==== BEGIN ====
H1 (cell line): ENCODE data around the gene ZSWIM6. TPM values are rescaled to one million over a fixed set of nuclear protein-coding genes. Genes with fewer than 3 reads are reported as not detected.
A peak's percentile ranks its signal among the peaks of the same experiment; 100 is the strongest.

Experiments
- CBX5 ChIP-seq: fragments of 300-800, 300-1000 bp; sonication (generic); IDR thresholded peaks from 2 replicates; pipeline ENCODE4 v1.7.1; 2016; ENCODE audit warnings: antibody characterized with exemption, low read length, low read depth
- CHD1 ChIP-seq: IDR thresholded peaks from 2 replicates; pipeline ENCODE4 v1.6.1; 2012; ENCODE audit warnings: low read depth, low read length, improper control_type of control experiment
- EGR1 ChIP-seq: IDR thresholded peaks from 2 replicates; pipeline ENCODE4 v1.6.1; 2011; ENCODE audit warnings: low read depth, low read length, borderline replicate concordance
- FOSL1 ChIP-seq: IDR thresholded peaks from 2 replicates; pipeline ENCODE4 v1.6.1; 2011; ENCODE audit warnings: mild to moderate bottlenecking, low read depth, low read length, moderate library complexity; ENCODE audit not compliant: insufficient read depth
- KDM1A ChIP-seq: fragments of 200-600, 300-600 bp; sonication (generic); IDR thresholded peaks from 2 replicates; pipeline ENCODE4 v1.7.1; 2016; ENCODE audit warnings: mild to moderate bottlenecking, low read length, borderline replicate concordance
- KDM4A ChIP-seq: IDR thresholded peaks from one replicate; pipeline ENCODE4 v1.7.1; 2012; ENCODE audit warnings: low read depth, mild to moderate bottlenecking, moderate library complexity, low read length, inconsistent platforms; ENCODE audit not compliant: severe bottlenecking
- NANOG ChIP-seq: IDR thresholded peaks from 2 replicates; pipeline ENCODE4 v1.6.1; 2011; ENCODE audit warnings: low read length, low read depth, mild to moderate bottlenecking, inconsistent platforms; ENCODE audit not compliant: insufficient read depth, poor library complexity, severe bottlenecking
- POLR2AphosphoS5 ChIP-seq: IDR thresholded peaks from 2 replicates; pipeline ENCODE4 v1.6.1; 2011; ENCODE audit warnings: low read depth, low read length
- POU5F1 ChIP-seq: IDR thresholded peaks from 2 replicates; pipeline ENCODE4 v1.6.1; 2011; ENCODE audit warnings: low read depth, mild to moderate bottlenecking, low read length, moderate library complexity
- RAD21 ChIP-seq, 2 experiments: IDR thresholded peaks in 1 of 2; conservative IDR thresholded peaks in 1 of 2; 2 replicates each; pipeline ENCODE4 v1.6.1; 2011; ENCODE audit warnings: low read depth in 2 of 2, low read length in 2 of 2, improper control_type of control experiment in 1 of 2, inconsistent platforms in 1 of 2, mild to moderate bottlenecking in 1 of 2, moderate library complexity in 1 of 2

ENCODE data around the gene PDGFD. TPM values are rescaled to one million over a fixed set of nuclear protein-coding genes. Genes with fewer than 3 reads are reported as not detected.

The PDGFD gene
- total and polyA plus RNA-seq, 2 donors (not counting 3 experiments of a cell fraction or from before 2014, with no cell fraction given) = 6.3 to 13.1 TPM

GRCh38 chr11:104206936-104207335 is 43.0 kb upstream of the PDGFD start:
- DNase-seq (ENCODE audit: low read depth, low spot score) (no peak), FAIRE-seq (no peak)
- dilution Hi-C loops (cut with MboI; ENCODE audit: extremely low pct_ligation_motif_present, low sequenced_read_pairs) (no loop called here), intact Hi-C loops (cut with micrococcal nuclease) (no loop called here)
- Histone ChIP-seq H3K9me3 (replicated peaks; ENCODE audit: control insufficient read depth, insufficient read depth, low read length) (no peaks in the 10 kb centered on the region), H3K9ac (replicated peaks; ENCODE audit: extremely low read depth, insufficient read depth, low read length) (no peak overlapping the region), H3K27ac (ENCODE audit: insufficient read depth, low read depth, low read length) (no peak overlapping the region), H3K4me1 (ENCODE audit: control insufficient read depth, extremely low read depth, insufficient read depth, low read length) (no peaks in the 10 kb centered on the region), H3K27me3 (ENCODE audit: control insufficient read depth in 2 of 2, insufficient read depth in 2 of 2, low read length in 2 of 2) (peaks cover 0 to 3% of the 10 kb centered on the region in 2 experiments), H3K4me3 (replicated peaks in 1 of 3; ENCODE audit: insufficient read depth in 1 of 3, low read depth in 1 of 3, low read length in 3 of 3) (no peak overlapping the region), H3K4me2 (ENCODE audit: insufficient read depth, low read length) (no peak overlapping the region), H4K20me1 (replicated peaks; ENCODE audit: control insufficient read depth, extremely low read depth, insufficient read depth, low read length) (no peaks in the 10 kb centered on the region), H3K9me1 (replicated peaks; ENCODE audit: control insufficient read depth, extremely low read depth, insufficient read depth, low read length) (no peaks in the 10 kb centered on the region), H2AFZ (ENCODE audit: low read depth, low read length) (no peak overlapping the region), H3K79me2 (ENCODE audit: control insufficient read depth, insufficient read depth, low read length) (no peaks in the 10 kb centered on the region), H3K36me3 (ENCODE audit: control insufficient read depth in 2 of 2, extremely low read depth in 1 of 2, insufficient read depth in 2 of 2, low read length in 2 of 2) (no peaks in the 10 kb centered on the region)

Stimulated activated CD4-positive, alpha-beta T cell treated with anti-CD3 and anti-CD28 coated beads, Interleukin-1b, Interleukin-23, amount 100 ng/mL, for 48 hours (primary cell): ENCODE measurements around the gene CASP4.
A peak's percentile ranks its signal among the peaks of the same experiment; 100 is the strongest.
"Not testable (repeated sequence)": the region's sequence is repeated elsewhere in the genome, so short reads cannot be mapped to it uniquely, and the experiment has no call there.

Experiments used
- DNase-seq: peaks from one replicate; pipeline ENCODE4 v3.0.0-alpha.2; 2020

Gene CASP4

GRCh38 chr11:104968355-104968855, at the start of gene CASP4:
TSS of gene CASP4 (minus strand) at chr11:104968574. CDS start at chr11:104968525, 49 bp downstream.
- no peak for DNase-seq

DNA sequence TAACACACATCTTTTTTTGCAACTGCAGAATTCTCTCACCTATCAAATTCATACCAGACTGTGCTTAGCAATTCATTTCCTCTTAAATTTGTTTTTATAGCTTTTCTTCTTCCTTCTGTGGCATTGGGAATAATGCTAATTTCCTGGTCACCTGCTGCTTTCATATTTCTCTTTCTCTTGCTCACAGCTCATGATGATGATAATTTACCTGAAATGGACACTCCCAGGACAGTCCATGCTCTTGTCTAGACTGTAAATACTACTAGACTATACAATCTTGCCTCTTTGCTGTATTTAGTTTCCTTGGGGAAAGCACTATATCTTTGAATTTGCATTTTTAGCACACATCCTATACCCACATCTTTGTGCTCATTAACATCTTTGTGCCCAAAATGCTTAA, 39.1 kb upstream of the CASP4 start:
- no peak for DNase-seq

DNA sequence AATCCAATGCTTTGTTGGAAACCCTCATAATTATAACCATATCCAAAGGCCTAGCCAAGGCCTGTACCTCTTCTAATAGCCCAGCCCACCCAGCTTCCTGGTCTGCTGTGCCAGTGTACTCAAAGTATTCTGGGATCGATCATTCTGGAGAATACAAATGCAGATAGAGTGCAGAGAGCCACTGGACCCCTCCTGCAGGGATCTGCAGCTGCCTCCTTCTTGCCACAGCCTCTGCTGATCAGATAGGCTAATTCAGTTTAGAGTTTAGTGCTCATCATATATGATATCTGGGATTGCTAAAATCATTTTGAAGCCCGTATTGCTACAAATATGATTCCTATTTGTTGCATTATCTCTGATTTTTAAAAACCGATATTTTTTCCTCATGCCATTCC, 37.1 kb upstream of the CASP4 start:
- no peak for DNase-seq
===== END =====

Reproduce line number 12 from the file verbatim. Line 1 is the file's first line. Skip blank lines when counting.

- POU5F1 ChIP-seq: IDR thresholded peaks from 2 replicates; pipeline ENCODE4 v1.6.1; 2011; ENCODE audit warnings: low read depth, mild to moderate bottlenecking, low read length, moderate library complexity